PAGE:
January 27, 2016

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After Saturday’s storm a picture-postcard snow scene graces the grounds in front of the Graduate College’s Cleveland Tower. Princeton residents talk about their favorite snow day activities in this week’s Town Talk. (Photo by Emily Reeves) 

MusicTh_Anne

WATCH AND LEARN: Teaching a recent master class at Princeton Dance and Theater Studio, New York City Ballet principal dancer Ashley Bouder urged students to stand behind more experienced dancers in their classes and learn by copying what they do. She is nearly six months pregnant with her first baby, due at the end of April.

At nearly six months into her pregnancy, Ashley Bouder’s ballerina silhouette is interrupted by a small, round bump. But the acclaimed New York City Ballet principal dancer, who taught a recent master class at Princeton Dance and Theater Studio, remains as lithe as ever. more

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KING OF THE MOUNTAIN: Winter Storm Jonas dumped about 22 inches of snow on Princeton over the weekend, but while the rest of the town continued to dig out and clean up, some young residents took advantage of a mountain of snow piled alongside Witherspoon Street. (Photo by Emily Reeves)

With record high temperatures and plentiful festivities around town, retail business was moderately brisk during the holiday season. “The Square performed well,” reported Palmer Square Management representative Anita Fresolone, “showing a slight increase compared both to December 2014 and 2014 overall.”  more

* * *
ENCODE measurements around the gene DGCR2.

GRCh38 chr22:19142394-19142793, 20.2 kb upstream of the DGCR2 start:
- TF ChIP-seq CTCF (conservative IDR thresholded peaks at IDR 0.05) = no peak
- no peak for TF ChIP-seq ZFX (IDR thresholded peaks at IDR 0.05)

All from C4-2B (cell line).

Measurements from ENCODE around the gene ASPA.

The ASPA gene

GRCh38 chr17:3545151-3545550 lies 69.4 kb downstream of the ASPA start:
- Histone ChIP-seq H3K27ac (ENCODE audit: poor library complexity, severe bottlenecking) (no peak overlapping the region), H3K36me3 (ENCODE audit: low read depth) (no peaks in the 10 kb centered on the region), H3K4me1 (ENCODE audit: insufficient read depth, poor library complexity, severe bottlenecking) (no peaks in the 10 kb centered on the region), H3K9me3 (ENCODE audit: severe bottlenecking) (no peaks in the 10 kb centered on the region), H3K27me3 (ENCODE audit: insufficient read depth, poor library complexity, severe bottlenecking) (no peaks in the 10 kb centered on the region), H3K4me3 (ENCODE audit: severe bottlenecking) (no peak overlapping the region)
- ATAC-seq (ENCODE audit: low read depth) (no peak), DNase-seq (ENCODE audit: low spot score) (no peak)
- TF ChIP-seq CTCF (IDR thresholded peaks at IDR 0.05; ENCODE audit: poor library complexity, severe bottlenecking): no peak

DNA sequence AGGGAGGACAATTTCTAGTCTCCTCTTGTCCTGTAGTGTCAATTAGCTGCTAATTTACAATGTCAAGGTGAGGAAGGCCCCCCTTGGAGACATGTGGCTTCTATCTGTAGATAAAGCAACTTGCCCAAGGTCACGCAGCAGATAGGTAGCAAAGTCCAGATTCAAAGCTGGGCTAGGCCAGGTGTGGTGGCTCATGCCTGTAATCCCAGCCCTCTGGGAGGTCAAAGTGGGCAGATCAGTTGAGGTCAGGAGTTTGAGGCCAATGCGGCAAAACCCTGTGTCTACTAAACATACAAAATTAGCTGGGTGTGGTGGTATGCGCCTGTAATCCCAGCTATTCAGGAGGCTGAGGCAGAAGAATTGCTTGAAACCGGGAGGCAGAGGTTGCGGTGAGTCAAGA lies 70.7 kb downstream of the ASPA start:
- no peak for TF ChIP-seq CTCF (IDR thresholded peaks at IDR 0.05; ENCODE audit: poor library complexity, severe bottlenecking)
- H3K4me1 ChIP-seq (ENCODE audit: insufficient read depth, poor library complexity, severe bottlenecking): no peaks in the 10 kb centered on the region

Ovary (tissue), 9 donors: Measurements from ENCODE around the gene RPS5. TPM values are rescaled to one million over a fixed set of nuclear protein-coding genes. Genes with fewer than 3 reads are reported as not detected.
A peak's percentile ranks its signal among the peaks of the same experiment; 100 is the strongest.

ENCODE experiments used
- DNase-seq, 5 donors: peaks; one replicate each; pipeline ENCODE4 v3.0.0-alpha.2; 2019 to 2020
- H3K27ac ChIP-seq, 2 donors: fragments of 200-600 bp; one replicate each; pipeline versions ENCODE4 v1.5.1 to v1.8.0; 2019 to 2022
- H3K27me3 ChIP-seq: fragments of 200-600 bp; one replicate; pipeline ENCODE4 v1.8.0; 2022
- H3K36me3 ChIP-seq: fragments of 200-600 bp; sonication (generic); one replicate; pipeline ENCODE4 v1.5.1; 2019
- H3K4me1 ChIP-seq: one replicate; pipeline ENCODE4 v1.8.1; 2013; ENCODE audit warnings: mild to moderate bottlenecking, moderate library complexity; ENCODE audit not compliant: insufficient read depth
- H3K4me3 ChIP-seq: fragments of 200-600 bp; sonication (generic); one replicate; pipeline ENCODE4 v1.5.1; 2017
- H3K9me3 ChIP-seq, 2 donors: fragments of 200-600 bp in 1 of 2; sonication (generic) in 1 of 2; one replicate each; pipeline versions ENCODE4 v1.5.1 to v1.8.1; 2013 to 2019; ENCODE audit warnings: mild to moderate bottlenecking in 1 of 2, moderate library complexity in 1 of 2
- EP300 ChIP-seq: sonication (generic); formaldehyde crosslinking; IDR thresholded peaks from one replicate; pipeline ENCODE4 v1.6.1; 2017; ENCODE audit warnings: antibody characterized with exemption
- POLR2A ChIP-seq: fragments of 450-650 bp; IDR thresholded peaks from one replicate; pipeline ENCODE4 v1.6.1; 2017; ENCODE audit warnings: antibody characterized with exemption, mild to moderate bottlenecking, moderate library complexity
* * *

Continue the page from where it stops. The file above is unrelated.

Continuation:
Subsequent to an investigation into a January 22 assault, Arnoldo Agreda-Rodriguez was arrested at his residence on January 25. He was charged with one count of terroristic threats and one count of simple assault. Bail was set at $15,000 with a 10 percent posting option. The investigation revealed that the victim, a 48-year-old female Princeton resident, had been previously acquainted with the accused and was not randomly targeted. Mr. Agreda-Rodriguez was transported to the Mercer County Correctional Center as he was unable to post bail. more

Trenton-Mercer Airport in Ewing Township will get a new passenger terminal to accommodate the dramatic increase in the number of travelers since Frontier Airlines began flying out of the facility in 2012. Mercer County Executive Brian Hughes described the nearly $50-million project during his annual State of the County address January 21 at a luncheon sponsored by the MIDJersey Chamber of Commerce at the Hyatt Regency Princeton.

“The growth at the airport has been incredible,” Mr. Hughes said. “Close to a million passengers move through the airport each year.” more

On Saturday, January 30 at 1 p.m. at the Trent House Museum in Trenton, Richard Veit will deliver an illustrated lecture titled “A Monument to Fallen Royalty: Rediscovering Joseph Bonaparte’s Point Breeze Estate in Bordentown, New Jersey.”

Recent archaeological excavations in Bordentown have unearthed the remains of Joseph Bonaparte’s palatial estate, Point Breeze. Joseph, the elder brother of Napoleon Bonaparte and former King of Spain and Naples, fled to the United States in 1815 and lived in New Jersey until 1839, where he acted as an unofficial cultural attaché. Bonaparte held the largest library and art collection in the country at the time, and entertained many of the leading intellectuals, politicians, artists, and military figures.  more

dvd rev

Stirred from sleep by the sound of something large and loud moving in the night, I thought at first that someone was moaning. Really. It was like the sound of a giant enduring a massively bad dream. We were three hours into the Sunday morning after Saturday’s snowfall but our block-long cul de sac was not under attack; we were being rescued, liberated. Seen from the bedroom window, the larger of the two machines had an unreal immensity that made our little street resemble a road in the Caucasus. No wonder, I’d been reading Chekhov at bedtime after a long afternoon watching Nuri Bilge Ceylan’s mesmerizing Chekhovian epic, Once Upon a Time in Anatoliamore

Art 1